Life Is Not a Photograph

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Ah, the much-anticipated (or the much-dreaded) family photo: it was a day we had planned with as much precision and forethought as possible.  I had purchased matching dresses for the girls, conjured in my mind what coordinating outfits Ben and I could wear to add some semblance of cohesion in the photographs, and selected a day in the spring when we would surely be past the horrific and harsh weather.  Our friend and freelance photographer, Ani Wallach, did such an outstanding job at our photo session last summer that we chose to book her again.

You see, our family is fairly lax in our daily appearance, and the only moments we tend to pause for photos are special occasions, such as birthdays or holidays or weddings.  Yet sending a family picture with our annual Christmas card and letter is practically a tradition, and one that adds a heartwarming and personal flair, I might add.  So it has become almost a necessity (in my mind) to hold an “official” family photo session that might – somehow – capture the essence of our family’s identity for others to witness.

So the drama began when we rescheduled – twice – due to inclement weather.  I knew that was a possibility, so the third date, I told myself, would stick.  Naturally, the third date was one that finally didn’t include sleet or freezing rain or chilly temperatures in the forecast, but instead chose to present itself in that typical, fickle spring showcase of scattered thunderstorms and intense wind.

When I say intense, I mean a vortex of wind that nearly knocked us all over.  It frightened Sarah and instigated a new level of anxieties for Felicity.  I prayed to Our Lady when we took one step outside of the car and into the outdoors that she would somehow intercede so that the imminent storms might be delayed just for a bit longer.  Thankfully, the storms weren’t an issue, but the wind – oh, the wind!  I realized as I gritted my teeth to hold a smile while restraining the urge to pull my hair out of my mouth and eyes while Ani snapped shot after shot, Life sure is no photograph!

Life Is Not a Photorgraph

I knew the real story behind our photos would never be known unless they were explicitly shared, so this is my attempt to do just that.  I wondered, as Felicity screamed, “Go away wind!” and Sarah shrieked due to a short-lived afternoon nap and dinnertime hunger pangs, just one thing: How many other families have a story behind their smiling faces in photos?  The thought occurred to me that this was probably more common than I previously believed; we send photos to loved ones and even proudly post them on Facebook or other social media for display.  We receive compliments and praises on how lovely we are dressed or what a nice-looking family we present ourselves to be.  But truly, life is not a photograph.

To get that one shot of the girls actually pretending to want to sit next to each other and for Felicity to perhaps plant a kiss on the cheek of her little sister, took (and I’m guessing here) probably about a dozen missed shots that told the real story.  To get them to smile was honestly a minor miracle (especially to smile simultaneously)!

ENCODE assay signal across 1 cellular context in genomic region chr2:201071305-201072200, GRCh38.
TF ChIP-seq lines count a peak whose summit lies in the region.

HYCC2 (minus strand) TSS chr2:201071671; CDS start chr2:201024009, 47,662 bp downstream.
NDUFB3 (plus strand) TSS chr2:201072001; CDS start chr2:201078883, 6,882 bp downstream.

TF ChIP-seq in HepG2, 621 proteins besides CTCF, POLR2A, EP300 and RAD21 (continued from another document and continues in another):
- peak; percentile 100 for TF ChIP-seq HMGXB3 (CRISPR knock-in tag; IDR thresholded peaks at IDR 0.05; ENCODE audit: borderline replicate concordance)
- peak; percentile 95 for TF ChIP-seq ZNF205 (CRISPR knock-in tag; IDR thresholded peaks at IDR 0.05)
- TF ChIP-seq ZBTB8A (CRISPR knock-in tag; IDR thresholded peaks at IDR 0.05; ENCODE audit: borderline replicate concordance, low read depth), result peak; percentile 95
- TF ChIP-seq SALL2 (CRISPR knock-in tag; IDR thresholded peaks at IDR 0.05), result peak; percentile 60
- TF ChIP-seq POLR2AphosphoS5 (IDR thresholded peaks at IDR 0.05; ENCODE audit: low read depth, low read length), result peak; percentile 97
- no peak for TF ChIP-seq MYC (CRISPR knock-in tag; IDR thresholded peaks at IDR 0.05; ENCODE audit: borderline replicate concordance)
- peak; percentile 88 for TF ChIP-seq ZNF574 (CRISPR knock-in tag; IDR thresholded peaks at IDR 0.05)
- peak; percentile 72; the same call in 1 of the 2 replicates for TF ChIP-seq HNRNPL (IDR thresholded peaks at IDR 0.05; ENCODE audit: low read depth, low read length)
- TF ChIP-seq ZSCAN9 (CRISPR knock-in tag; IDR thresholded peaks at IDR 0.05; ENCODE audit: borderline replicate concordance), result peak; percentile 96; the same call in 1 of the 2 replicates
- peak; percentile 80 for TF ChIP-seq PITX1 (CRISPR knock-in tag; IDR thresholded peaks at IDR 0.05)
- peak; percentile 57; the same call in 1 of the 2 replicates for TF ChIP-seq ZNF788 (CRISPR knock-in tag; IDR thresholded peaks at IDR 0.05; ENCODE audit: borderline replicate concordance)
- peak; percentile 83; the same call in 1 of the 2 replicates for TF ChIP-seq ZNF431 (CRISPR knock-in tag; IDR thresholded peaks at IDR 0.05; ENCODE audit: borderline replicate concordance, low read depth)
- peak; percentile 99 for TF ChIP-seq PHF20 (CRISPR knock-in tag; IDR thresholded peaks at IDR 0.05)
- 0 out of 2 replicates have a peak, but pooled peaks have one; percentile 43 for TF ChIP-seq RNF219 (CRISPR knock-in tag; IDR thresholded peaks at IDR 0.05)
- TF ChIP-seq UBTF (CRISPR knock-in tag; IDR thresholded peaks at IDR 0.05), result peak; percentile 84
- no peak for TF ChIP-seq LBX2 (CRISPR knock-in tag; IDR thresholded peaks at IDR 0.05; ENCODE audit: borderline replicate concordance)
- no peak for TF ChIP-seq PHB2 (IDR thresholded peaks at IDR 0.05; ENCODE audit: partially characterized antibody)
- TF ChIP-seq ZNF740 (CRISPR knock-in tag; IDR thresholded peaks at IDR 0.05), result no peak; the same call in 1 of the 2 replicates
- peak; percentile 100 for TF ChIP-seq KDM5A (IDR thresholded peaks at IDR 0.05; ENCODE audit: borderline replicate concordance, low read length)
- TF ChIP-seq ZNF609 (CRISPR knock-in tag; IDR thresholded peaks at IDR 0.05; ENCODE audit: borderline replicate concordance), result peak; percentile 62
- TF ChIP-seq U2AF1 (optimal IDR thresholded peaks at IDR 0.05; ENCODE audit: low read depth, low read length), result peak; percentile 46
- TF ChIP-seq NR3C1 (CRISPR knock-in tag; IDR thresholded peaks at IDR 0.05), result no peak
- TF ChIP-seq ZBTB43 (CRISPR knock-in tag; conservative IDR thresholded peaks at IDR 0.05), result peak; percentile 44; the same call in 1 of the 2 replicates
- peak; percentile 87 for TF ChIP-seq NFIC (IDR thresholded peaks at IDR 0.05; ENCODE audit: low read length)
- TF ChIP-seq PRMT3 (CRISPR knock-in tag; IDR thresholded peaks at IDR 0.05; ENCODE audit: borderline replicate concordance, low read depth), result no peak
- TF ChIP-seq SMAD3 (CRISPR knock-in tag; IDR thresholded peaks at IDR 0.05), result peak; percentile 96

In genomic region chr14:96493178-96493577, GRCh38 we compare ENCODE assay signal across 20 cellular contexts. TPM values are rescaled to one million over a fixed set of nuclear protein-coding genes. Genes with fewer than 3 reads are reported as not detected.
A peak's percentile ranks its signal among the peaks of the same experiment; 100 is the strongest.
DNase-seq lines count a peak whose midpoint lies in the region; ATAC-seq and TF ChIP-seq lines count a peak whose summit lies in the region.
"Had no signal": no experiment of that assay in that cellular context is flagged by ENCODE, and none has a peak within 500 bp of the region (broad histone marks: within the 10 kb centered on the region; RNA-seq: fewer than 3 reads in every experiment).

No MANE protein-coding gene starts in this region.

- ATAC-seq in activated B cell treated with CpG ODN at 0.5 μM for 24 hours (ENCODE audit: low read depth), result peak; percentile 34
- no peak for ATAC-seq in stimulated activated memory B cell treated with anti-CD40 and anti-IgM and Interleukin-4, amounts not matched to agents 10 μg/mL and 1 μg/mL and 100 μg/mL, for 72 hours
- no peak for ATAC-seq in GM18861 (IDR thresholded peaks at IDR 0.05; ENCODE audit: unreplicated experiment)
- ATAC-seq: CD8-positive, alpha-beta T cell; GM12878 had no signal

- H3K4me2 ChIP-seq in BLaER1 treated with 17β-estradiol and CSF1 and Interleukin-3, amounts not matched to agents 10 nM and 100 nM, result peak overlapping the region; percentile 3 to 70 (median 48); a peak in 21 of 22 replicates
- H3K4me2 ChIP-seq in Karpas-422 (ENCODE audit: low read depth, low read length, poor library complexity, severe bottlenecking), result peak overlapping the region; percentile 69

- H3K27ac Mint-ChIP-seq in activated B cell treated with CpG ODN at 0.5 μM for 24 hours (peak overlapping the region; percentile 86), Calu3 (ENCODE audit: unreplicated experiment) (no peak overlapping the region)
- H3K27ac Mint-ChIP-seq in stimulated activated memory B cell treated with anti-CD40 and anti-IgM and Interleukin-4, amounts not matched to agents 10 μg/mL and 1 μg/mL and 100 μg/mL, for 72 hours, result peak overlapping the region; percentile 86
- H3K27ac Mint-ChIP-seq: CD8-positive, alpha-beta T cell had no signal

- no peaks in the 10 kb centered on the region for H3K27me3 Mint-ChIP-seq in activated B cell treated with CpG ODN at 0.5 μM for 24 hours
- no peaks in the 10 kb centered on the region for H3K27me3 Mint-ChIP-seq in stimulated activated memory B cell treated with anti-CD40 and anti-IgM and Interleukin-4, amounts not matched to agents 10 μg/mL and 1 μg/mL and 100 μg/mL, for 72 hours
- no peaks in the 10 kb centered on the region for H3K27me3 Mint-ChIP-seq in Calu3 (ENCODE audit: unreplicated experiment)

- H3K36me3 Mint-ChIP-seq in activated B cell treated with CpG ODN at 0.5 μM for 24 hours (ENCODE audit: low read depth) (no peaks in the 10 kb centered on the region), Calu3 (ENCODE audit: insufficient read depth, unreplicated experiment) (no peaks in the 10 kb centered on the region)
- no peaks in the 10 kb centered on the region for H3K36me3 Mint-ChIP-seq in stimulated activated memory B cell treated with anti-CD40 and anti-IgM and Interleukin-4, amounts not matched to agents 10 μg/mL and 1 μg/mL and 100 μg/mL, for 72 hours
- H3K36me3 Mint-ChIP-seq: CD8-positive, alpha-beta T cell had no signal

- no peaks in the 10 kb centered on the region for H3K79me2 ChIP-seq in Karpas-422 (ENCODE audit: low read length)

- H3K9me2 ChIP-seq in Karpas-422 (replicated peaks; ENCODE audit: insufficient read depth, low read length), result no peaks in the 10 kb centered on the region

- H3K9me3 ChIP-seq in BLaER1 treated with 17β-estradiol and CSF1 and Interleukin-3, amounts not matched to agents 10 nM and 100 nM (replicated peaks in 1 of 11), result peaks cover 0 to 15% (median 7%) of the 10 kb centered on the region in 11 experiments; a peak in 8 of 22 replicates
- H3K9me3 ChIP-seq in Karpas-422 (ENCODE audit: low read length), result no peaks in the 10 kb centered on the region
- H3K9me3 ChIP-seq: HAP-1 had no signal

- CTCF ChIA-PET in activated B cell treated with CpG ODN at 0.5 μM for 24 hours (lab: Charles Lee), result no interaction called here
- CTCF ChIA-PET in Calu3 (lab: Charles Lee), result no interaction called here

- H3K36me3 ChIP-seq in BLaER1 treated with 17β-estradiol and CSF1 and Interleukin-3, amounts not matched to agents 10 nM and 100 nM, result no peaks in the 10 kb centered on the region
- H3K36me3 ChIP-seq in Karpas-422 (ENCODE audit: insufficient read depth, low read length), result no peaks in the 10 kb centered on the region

Ben was grumbling most of the time as he wrangled one child or the other; his contacts burned his eyes due to the gusts and wind tunnels descending upon us like ravenous lions as they devour their prey, and suddenly one swift and powerful surge of wind blew dirt and debris into both eyes so that his contacts felt gritty and painful against them.  To muster even a slight smile was quite the effort for him after that.

I, being the overly sensitive type, was constantly concerned about how everyone else was feeling; to take one glance at a fussy baby, screaming and uncooperative preschooler, and grumpy husband gave me all the answers I was seeking.  Disheartened yet undaunted, I encouraged everyone to soldier on, and soon the battle would cease!

So one can imagine my pleasant surprise when I actually saw the finished products.  On the one hand, it truly is a testament of Ani’s artistry as a photographer to have been able to capture any iota of authenticity or warmth from us that day, since all of the elements were acting against us.  On the other hand, I recognized the sincere and genuine smiles and laughter, however fleeting they seemed to be at the time.  And I suppose, while drama ensued and nothing seemed to fall into place perfectly that day, our family’s essence was still captured beautifully in that place and time.

While life is not a photograph, pictures do still tell us a story of a person, place, or time, and they leave future generations with a legacy that often far exceeds in potency and profundity the written word or oral tradition alone.  These photographs remind me of some of the hardships and adversities our family has experienced collectively and individually, but that, in the end, we triumph in strength and splendor.  And that is the story I want to tell through our life together.

Copyright 2014, Jeannie Ewing

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About Author

Jeannie Ewing is a writer, speaker, and grief recovery coach. She is the co-author of From Grief to Grace: The Journey from Tragedy to Triumph and Navigating Deep Waters: Meditations for Caregivers. Jeannie was featured on NPR’s Weekend Edition and a dozen other podcasts and radio shows. She offers her insight from a counselor’s perspective into a variety of topics, including grief and parenting children with special needs. For more information on her professional services, visit her websites lovealonecreates.com or fromgrief2grace.com.

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